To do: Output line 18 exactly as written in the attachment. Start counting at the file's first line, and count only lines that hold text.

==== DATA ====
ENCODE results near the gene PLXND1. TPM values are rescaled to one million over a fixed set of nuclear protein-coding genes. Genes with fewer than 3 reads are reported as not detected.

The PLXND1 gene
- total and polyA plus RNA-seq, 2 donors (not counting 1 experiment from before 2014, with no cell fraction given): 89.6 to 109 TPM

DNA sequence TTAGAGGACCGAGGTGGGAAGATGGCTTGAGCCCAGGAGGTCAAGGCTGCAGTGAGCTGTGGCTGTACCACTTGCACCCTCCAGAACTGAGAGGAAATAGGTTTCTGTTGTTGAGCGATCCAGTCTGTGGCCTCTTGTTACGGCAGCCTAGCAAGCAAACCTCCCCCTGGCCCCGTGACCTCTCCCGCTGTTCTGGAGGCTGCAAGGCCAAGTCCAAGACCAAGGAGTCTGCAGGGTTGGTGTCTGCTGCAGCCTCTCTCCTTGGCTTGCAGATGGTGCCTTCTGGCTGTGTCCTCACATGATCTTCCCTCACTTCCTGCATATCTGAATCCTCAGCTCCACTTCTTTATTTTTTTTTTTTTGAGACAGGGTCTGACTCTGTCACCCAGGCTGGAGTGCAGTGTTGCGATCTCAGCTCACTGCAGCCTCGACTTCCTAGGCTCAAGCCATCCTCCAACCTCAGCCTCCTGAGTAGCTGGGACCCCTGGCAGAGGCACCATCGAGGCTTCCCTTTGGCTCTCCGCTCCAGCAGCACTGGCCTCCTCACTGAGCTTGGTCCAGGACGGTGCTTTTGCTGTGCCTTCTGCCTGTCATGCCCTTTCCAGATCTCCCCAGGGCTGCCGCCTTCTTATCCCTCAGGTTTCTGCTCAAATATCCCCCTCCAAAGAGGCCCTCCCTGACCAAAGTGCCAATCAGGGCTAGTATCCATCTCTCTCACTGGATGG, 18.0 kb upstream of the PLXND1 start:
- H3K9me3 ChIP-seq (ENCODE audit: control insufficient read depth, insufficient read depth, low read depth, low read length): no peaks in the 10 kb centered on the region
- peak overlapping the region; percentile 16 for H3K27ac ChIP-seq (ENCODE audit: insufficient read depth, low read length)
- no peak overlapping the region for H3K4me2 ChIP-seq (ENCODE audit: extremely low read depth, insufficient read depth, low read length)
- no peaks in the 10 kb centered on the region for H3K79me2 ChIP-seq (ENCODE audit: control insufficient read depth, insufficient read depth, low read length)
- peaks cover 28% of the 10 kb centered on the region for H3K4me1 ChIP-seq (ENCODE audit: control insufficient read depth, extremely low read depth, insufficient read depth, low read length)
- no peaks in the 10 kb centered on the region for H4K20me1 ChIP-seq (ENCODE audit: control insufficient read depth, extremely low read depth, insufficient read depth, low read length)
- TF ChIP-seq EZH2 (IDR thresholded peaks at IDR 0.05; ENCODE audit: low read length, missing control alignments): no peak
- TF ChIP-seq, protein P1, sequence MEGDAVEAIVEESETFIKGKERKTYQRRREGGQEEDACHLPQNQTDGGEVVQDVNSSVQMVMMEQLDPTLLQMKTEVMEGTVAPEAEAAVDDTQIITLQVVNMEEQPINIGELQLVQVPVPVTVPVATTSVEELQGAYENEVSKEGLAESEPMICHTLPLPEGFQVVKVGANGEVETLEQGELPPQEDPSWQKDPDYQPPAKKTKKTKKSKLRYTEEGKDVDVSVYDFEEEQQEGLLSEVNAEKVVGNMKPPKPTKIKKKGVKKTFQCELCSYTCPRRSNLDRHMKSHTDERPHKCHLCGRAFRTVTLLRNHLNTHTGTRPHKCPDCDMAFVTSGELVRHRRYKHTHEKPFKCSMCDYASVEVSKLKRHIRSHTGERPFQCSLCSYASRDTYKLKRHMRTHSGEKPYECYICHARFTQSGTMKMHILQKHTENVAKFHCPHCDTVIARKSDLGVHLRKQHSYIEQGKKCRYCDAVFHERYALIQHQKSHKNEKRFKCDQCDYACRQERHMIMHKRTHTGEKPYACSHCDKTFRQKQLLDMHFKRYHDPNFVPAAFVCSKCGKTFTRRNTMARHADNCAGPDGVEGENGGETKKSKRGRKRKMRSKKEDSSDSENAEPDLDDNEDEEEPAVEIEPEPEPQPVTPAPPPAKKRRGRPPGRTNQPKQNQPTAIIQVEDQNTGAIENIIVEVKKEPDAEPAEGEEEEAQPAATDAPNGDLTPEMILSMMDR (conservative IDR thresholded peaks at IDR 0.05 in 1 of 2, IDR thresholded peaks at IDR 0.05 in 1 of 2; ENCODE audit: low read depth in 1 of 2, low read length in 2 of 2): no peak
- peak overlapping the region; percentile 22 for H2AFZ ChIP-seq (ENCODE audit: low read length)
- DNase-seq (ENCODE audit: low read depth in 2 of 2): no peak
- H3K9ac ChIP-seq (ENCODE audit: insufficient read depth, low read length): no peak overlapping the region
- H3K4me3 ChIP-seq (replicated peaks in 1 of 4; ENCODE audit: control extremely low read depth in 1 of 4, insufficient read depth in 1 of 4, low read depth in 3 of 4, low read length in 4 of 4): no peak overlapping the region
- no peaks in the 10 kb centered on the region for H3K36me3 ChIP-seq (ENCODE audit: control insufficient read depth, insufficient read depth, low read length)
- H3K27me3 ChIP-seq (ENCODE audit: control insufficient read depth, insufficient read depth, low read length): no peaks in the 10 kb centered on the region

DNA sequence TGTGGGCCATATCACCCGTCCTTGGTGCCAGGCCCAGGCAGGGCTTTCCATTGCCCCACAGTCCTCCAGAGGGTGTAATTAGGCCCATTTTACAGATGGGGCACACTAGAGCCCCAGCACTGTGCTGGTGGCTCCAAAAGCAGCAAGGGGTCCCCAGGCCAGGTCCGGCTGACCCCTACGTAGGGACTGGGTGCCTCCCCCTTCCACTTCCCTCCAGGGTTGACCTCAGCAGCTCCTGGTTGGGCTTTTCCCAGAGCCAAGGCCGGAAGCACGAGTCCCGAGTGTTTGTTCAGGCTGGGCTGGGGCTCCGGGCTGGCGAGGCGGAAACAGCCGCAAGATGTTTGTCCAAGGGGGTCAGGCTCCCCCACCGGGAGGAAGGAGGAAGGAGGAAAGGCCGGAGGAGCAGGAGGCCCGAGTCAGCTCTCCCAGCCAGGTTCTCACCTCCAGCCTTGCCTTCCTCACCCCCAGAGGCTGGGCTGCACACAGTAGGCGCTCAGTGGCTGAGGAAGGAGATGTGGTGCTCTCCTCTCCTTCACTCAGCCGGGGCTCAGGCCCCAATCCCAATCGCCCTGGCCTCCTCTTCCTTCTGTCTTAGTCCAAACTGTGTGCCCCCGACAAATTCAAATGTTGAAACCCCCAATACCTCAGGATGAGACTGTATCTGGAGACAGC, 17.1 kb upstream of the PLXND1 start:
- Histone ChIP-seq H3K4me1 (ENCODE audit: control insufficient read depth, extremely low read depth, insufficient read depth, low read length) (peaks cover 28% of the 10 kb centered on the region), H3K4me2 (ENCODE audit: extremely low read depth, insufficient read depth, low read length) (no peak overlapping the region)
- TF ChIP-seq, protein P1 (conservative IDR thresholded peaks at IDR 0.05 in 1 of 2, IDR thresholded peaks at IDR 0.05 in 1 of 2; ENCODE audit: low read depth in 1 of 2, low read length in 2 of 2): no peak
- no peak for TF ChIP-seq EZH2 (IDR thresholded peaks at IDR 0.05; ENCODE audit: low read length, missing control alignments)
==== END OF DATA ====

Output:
- H3K27me3 ChIP-seq (ENCODE audit: control insufficient read depth, insufficient read depth, low read length): no peaks in the 10 kb centered on the region